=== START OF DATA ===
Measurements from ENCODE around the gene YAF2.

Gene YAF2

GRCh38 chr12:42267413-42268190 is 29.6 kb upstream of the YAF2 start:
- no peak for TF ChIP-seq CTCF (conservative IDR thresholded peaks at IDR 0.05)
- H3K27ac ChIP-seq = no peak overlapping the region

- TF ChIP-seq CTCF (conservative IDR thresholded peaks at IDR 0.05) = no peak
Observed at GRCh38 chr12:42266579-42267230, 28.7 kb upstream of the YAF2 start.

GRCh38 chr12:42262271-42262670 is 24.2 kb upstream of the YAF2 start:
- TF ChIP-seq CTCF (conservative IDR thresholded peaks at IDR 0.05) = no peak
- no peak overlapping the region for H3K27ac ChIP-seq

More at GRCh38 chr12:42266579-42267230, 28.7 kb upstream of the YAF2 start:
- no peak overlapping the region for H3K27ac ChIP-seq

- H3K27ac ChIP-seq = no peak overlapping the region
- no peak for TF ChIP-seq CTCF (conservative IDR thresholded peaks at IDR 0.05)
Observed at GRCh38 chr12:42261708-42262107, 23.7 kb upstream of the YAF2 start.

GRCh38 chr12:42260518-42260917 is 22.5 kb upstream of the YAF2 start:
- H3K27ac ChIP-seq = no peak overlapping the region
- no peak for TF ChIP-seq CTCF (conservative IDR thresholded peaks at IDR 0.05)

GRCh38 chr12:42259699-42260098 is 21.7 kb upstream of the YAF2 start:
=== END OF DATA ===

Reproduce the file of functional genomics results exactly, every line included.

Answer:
Measurements from ENCODE around the gene YAF2.

Gene YAF2

GRCh38 chr12:42267413-42268190 is 29.6 kb upstream of the YAF2 start:
- no peak for TF ChIP-seq CTCF (conservative IDR thresholded peaks at IDR 0.05)
- H3K27ac ChIP-seq = no peak overlapping the region

- TF ChIP-seq CTCF (conservative IDR thresholded peaks at IDR 0.05) = no peak
Observed at GRCh38 chr12:42266579-42267230, 28.7 kb upstream of the YAF2 start.

GRCh38 chr12:42262271-42262670 is 24.2 kb upstream of the YAF2 start:
- TF ChIP-seq CTCF (conservative IDR thresholded peaks at IDR 0.05) = no peak
- no peak overlapping the region for H3K27ac ChIP-seq

More at GRCh38 chr12:42266579-42267230, 28.7 kb upstream of the YAF2 start:
- no peak overlapping the region for H3K27ac ChIP-seq

- H3K27ac ChIP-seq = no peak overlapping the region
- no peak for TF ChIP-seq CTCF (conservative IDR thresholded peaks at IDR 0.05)
Observed at GRCh38 chr12:42261708-42262107, 23.7 kb upstream of the YAF2 start.

GRCh38 chr12:42260518-42260917 is 22.5 kb upstream of the YAF2 start:
- H3K27ac ChIP-seq = no peak overlapping the region
- no peak for TF ChIP-seq CTCF (conservative IDR thresholded peaks at IDR 0.05)

GRCh38 chr12:42259699-42260098 is 21.7 kb upstream of the YAF2 start: